By Cheryl Cooky Nearly a year ago today, I was invited to deliver a lecture to the students at Wabash College (a small, all-male, liberal arts College in central Indiana) on the issue of homophobia in sport. This was part of the lead up to Wabash College’s performance of Richard Greenberg‘s Tony-Award winning play Take Me Out. The play was originally staged in 2002, and tells the story of...
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Personal is Political: Sexual Identity and “Nigerian Culture”

February 13, 2014
By
AfroOdyssey IV: 100 Years Later, Confession Booth. Performers Lindsey Bauer and Olushola A. Cole

By Adejoke Tugbiyele I was born in Brooklyn, New York to Nigerian parents.  Like most children of immigrants, it became clear to me that survival depended on how well I could code-switch between American and Nigerian culture.  At home, I was discouraged from talking back or speaking up.  At school, lack of participation could negatively affect my grade. As a young woman, cultural lines became even more defined. I...
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Excerpts from “Let Her: Words, Matter” by Ames Hawkins

February 12, 2014
By
Excerpts from “Let Her: Words, Matter” by Ames Hawkins

I. Julie punched the buttons on the radio, hard double-clicks, propelling the station marker back and forth between the rock and roll of WLLZ and WRIF, between “Detroit’s Wheels” and the “Home of Rock and Roll, Baby.”  I watched as she and Catherine, who sat shotgun, talked about boys—well, men really—the men each of them had been with on the choir trip that past summer, the one I had...
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Personal is Political: Open Letter to Dylan Farrow

February 11, 2014
By
Dylan Farrow

TRIGGER WARNING: This letter includes descriptions of sexual abuse. Dear Dylan, My father worships Woody Allen. Until I read your letter yesterday, I never understood exactly why. You see, when Allen assaulted you in 1992, my own father had just barely escaped criminal charges for molesting me. A child psychologist decided that the evidence of abuse was conclusive, but my father intimidated her with death threats and claimed that...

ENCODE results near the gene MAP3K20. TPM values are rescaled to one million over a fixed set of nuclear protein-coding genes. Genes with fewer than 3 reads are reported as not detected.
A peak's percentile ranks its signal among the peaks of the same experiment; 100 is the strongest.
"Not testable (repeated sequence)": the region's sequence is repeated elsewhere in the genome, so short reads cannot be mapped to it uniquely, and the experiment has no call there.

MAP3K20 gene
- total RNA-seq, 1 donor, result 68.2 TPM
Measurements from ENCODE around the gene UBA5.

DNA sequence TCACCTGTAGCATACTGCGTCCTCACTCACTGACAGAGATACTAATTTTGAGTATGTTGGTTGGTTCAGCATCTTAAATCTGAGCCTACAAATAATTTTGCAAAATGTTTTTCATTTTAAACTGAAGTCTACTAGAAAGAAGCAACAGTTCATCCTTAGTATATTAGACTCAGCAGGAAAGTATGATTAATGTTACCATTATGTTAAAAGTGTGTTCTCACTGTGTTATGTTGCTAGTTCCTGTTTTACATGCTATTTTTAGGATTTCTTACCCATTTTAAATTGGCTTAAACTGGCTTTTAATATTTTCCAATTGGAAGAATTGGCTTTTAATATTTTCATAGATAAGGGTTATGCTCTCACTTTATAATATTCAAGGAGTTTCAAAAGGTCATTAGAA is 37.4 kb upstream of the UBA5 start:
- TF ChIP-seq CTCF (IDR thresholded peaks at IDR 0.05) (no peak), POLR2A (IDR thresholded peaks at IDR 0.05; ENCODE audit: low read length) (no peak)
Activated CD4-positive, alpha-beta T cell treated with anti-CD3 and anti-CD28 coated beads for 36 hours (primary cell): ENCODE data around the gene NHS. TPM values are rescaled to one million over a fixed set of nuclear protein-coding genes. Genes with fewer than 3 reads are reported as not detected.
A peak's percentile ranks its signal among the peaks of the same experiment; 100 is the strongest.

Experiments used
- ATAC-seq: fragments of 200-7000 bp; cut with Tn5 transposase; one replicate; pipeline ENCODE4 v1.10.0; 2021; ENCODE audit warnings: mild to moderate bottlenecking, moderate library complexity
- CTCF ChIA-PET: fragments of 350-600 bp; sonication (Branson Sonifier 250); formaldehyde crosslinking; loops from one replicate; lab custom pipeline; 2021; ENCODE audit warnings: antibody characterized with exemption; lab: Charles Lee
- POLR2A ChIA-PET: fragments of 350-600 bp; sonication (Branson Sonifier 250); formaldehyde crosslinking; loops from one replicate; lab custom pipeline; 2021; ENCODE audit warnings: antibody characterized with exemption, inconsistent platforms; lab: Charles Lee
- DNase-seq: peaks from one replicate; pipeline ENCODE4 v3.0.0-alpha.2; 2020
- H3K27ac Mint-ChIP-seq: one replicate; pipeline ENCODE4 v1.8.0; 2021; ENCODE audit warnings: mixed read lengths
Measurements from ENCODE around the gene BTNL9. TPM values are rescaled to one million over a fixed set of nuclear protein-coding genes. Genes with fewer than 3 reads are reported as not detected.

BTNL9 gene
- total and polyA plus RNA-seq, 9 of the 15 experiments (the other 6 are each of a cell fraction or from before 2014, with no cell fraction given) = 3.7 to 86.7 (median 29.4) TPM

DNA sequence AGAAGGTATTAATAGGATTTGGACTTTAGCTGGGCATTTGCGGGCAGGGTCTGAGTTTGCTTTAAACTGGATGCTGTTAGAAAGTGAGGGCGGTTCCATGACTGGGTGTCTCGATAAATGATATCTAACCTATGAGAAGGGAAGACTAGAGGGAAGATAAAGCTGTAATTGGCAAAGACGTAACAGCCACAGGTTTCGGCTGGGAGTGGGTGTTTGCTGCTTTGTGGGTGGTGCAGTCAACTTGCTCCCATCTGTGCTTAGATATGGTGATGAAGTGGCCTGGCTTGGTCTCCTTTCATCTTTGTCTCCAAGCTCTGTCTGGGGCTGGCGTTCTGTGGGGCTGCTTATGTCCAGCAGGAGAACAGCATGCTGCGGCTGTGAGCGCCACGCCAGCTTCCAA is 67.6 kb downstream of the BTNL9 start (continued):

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TFW at Black Women’s Blueprint’s Fourth Annual Mother Tongue Monologues

February 10, 2014
By
Darnell L. Moore, First Lady of New York Chirlane McCray, and Aishah Shahidah Simmons at Mother Tongue Monologues 2014

On Saturday, February 8, 2014, Black Women’s Blueprint hosted their Fourth Annual Mother Tongue Monologues for Truth Bearing Women, for Emerging Sons, and Other Keepers of the Flame in the Iris and B. Cantor Auditorium at the Brooklyn Museum in New York. This year’s honorees were Barbara Smith – veteran Black feminist, Activist, Independent Scholar, Publisher of Kitchen Table: Women of Color Press (the first women of color owned...
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Op Ed: It’s Time to Answer the Call for Mobile Education

February 10, 2014
By
Image credit: http://www.appwrap.org/mobile-phones-fight-womens-illiteracy-in-afghanistan/

By Laura Odenthal As ringtones interrupt class and texting diverts attention, it is no wonder that many teachers view cell phones as a classroom distraction. But when looked at in a different way, cell phones can provide transformational learning in places when formal classroom settings may not be available. For students in the developing world, education may no longer be tethered to a physical classroom. In places like Afghanistan,...